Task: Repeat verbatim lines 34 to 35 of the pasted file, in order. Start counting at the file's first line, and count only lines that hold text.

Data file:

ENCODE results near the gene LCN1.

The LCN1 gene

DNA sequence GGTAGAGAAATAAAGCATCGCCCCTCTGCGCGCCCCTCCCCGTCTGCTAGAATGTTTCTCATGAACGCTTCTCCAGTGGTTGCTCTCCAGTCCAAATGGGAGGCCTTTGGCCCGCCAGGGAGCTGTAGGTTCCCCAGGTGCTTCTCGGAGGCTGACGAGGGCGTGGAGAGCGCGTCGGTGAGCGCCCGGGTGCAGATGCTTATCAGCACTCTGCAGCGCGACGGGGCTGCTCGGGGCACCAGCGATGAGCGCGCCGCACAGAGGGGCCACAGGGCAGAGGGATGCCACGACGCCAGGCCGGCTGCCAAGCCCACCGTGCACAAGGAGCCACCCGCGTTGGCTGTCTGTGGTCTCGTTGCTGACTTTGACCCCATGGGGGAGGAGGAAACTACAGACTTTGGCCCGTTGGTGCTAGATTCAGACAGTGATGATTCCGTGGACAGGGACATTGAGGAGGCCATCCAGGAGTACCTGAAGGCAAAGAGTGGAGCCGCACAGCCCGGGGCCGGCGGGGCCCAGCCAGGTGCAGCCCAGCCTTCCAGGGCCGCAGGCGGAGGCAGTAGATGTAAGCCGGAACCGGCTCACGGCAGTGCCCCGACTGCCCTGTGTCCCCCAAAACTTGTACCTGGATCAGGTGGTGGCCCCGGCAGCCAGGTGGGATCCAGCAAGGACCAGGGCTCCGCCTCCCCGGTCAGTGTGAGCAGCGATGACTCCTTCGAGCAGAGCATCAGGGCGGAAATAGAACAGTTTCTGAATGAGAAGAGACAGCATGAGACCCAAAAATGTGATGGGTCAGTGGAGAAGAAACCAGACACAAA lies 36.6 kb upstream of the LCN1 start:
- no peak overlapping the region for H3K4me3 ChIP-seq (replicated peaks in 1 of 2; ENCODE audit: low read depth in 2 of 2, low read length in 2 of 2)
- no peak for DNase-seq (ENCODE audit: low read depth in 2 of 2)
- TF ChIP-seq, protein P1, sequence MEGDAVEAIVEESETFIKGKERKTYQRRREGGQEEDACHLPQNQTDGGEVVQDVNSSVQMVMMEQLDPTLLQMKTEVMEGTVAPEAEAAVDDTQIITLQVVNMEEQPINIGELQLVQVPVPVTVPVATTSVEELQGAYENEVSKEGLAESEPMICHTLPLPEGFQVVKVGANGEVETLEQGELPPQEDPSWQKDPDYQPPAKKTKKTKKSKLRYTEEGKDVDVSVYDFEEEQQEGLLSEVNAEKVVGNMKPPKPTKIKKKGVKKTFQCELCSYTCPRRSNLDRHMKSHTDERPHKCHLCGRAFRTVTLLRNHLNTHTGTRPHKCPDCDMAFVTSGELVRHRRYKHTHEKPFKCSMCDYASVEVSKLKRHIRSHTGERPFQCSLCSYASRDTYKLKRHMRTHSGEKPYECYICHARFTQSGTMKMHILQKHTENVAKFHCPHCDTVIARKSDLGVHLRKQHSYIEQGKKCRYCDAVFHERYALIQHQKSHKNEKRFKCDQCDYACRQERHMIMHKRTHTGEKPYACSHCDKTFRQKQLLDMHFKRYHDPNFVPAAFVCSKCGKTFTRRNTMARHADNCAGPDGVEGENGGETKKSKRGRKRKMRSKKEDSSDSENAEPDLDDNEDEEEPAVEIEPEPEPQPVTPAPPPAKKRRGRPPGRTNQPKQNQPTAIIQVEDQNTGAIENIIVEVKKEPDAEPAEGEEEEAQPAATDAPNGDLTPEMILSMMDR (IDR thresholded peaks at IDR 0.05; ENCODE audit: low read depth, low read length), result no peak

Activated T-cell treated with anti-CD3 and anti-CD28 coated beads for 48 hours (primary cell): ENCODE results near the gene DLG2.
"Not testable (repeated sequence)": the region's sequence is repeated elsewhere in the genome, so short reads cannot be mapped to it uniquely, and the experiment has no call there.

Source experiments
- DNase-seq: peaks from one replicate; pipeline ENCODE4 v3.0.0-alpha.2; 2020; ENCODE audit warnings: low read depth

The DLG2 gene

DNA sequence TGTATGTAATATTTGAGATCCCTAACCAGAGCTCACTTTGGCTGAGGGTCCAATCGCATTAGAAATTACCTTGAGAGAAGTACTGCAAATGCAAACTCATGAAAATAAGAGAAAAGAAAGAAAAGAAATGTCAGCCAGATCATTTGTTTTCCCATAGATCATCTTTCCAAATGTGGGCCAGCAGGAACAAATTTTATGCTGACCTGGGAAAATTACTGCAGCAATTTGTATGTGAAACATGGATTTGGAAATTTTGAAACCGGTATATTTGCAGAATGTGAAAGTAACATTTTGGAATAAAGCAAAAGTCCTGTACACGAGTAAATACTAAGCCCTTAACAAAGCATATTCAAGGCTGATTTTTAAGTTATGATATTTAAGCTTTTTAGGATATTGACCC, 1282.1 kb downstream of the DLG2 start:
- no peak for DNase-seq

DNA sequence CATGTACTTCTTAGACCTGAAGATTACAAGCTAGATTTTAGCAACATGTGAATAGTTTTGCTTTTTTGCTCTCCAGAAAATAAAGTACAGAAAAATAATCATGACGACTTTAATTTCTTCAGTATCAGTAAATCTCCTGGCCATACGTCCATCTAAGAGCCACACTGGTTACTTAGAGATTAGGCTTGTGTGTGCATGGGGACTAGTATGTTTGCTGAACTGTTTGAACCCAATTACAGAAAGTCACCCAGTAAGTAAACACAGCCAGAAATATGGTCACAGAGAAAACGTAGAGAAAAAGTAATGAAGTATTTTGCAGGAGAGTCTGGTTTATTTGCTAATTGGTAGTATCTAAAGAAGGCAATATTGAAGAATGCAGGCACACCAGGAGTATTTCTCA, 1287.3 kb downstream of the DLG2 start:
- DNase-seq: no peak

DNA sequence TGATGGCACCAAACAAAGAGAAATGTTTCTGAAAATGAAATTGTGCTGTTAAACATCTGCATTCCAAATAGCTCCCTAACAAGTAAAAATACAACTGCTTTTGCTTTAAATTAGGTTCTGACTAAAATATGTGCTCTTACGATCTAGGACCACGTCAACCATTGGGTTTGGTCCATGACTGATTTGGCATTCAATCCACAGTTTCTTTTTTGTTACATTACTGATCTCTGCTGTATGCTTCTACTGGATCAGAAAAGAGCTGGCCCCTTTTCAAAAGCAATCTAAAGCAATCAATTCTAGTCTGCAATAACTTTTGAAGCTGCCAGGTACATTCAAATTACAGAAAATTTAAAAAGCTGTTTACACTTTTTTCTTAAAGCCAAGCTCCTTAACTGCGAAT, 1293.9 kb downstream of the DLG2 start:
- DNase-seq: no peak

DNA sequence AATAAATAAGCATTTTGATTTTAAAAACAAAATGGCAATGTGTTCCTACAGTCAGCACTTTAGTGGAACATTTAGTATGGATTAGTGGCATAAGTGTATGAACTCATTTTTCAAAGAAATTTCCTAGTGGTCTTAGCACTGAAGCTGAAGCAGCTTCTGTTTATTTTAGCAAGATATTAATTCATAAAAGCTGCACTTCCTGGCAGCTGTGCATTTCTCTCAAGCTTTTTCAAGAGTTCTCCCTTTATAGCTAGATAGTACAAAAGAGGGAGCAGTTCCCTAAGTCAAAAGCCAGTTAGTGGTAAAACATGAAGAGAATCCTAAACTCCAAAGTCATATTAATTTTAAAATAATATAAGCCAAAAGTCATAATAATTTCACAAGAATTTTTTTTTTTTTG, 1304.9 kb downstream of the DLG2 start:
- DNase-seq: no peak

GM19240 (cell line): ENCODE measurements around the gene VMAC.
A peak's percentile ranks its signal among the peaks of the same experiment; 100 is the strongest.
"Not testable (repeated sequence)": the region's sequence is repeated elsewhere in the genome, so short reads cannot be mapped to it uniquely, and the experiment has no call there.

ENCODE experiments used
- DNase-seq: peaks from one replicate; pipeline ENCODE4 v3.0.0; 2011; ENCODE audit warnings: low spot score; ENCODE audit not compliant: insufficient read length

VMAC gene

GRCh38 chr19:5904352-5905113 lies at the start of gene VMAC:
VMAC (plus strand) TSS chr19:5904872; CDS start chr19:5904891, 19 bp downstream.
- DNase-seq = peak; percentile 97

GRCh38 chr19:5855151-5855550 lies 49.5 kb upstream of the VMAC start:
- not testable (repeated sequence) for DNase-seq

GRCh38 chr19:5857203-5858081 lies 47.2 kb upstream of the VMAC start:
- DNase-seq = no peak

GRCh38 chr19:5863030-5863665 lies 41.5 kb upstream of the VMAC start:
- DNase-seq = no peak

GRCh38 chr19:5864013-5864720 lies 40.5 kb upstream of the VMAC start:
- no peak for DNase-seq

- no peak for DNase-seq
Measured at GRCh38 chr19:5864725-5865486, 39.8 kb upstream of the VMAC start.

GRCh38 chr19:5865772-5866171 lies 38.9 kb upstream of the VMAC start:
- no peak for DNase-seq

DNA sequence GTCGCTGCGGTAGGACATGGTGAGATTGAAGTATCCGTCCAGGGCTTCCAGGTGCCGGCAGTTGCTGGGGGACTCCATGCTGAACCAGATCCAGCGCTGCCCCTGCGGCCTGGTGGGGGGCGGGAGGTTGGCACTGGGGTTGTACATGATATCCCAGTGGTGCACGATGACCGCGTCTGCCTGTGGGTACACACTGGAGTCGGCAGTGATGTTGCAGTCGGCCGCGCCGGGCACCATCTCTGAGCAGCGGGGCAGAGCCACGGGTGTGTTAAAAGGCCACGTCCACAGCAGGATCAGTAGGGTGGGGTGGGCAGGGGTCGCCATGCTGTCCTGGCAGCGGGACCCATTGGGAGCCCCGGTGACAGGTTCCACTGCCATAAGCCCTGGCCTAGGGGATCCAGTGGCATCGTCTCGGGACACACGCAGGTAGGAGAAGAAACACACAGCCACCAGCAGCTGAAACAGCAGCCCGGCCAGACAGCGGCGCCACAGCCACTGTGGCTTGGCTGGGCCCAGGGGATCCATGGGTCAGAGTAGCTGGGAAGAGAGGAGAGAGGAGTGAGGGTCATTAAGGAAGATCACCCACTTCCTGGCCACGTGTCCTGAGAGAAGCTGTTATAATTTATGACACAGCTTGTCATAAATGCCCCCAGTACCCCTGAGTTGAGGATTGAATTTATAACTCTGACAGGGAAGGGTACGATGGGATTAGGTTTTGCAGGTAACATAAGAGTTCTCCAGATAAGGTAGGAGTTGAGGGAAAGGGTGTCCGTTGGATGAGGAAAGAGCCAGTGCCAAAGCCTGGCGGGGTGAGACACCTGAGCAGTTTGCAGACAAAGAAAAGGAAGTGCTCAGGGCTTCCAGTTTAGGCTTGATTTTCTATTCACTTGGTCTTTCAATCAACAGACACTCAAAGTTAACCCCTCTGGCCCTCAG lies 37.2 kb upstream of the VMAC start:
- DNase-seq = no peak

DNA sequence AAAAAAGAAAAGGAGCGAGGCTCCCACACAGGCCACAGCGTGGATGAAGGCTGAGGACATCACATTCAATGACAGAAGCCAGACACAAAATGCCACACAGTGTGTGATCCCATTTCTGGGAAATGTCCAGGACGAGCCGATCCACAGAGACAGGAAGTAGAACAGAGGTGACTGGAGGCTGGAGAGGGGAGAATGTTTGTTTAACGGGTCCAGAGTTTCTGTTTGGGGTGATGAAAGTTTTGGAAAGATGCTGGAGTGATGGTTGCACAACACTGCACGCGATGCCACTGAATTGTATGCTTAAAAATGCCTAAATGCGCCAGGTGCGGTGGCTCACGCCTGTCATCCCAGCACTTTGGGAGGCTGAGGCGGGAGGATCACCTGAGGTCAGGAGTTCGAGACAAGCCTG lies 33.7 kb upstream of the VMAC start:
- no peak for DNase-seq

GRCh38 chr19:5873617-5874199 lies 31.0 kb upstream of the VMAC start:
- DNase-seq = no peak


- DNase-seq = no peak

GRCh38 chr19:5864013-5864720 lies 40.5 kb upstream of the VMAC start: